9 Tips for Dealing with Arthritis

Are you having a difficult time dealing with your arthritis? Are you unsure on what you can do for your arthritis? For tips on what you can do to better deal with your arthritis and information on who you can go to for help, I have interviewed therapist Maria Mellano.

Tell me a little bit about yourself.
“I graduated from Smith College School for Social work in 1999 and currently have a full time private practice in Boston. I have worked with a range of adult clients and their families with medical and psychiatric conditions. I utilize a blend of action and traditional methods holding an integrative body oriented focus in the work. I have specialized training through the department of public health chronic disease self-management program.”

What type of impact does arthritis have on someone’s overall life?
“The impact of arthritis depends on the type and severity of one’s condition. Universally, arthritis causes pain and namely pain related to inflammation in and around the joints and stiffness, which can lead to tension around the joints in the muscles. What makes the pain from arthritis particularly difficult is its ‘invisibility’. By invisibility I mean it is present for the sufferer but not visible by the onlooker and can therefore lead to feelings of invalidation and isolation for the person living with the disease. Arthritis is a progressive condition and can cause deformity; such is in the case of Rheumatoid Arthritis. In certain cases the deformity can require surgical intervention. For example joint replacements in the feet and / or hands, which can remedy pain and repair deformity, but also can come with disruption and broader limitation of functioning. Pain, stiffness and deformity can interfere with life activities with friends and family. Arthritis can have significant impact on relationships with others, especially when the person with arthritis is in a care giving role. Another common symptom of arthritis is dealing with fatigue. The fatigue that can accompany a flare up which can come under times of greater stress or can simply come without prediction, seemingly out of the blue. This can make it quite difficult to fulfill obligations related to work and family and can lead to difficult emotions. Difficult emotions such as frustration, sadness, anxiety, helplessness, disappointment and overwhelm can be associated with living with arthritis.”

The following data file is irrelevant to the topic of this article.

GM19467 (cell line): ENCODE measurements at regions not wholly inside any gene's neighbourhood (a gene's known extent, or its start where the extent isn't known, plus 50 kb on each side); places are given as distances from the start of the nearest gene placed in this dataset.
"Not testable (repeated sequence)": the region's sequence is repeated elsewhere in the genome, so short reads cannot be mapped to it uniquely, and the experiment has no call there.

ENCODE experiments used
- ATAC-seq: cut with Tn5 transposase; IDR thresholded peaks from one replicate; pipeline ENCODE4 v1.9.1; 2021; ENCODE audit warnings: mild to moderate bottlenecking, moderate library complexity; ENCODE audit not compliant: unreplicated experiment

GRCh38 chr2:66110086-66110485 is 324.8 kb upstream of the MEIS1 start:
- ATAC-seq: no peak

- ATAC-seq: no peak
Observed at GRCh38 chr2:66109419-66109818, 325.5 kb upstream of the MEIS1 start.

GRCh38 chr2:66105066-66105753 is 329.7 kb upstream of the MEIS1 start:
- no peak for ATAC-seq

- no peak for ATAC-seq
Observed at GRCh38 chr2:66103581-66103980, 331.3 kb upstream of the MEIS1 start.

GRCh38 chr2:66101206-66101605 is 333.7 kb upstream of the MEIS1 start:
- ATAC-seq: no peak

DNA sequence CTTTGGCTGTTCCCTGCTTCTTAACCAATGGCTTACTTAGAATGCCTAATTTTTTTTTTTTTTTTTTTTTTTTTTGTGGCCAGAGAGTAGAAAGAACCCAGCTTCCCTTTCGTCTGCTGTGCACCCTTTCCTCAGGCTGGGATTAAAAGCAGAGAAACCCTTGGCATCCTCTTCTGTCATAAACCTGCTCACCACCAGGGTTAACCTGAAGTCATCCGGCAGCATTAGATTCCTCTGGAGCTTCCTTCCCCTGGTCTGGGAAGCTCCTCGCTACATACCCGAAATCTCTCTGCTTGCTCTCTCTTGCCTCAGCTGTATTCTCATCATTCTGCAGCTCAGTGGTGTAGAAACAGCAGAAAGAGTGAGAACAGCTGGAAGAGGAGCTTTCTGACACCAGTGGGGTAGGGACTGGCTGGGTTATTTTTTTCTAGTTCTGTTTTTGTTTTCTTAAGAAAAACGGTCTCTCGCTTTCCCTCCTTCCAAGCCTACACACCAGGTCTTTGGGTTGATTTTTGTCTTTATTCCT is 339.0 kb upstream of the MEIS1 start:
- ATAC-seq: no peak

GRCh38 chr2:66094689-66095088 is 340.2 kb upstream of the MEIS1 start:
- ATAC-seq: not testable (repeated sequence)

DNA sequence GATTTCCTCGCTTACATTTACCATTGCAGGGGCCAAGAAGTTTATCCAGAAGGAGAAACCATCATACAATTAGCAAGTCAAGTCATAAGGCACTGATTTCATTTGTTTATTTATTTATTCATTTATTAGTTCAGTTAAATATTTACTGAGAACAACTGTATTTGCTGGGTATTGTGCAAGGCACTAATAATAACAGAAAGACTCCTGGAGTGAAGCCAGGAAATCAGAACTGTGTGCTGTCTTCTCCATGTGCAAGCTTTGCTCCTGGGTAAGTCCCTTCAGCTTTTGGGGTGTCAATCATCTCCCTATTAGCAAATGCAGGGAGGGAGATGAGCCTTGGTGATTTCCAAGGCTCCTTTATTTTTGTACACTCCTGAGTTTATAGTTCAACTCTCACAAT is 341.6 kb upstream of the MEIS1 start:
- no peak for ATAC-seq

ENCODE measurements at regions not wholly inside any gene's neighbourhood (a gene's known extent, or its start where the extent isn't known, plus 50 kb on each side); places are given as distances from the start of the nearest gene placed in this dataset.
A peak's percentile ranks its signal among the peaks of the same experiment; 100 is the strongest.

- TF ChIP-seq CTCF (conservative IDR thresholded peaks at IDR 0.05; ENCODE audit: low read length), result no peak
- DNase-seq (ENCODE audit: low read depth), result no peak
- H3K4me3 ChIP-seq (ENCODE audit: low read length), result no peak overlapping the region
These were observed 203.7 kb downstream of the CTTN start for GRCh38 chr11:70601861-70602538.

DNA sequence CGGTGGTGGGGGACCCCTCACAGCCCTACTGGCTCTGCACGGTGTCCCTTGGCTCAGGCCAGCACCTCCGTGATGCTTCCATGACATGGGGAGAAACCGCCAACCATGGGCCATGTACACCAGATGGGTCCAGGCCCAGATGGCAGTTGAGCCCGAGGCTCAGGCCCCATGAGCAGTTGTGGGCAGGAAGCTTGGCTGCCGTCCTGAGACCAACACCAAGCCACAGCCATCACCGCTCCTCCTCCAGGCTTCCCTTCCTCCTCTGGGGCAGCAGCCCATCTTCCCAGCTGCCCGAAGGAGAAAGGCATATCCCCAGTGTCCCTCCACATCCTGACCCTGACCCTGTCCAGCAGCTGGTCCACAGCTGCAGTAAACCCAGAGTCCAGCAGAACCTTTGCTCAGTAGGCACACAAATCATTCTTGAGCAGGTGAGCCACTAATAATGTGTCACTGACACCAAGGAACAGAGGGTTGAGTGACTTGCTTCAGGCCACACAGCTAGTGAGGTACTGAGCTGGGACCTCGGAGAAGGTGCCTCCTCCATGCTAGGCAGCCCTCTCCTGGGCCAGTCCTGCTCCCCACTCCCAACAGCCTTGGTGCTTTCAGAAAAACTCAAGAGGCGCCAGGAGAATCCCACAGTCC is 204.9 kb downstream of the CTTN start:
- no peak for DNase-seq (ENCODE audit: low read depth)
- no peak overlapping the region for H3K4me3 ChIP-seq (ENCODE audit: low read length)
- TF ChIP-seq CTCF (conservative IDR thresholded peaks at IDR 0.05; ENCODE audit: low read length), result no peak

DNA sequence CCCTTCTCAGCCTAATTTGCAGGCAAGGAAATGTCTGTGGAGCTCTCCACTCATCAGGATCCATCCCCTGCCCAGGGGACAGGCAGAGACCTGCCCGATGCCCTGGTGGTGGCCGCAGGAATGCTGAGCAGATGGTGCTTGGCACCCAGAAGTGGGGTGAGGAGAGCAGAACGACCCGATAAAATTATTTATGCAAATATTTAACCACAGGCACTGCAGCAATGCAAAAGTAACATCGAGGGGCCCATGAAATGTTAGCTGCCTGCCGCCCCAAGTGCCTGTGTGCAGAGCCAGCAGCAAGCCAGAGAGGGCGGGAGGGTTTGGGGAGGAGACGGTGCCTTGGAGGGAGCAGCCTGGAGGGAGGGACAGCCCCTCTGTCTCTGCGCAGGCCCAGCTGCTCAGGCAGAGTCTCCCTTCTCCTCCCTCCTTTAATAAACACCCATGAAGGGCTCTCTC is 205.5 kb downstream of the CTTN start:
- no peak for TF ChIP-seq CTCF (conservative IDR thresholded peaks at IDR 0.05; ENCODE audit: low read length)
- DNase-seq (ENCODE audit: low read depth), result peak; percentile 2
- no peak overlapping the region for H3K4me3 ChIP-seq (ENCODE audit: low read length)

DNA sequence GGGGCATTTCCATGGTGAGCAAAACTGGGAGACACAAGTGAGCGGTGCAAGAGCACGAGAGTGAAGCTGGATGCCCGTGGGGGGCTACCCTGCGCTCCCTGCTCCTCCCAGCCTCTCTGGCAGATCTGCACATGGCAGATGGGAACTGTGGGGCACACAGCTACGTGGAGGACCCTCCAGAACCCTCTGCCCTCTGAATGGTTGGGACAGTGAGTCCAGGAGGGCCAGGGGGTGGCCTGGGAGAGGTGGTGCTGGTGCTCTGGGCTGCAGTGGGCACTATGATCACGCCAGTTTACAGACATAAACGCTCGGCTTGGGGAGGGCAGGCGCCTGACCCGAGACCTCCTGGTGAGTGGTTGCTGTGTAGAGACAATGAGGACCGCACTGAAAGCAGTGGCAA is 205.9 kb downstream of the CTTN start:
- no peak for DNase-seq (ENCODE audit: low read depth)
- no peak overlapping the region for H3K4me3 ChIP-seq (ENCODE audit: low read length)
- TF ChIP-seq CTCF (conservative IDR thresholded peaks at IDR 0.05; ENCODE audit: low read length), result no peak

What are 9 tips for dealing with arthritis?
“The following are my 9 tips for dealing with arthritis:
1. First of all, take your pain seriously. You are not making it up and the impact it has on your life is real.

2. Work with providers you trust and feel heard by. If you do not feel that your providers are listening to you adequately or with empathy, or are taking your condition seriously, change providers.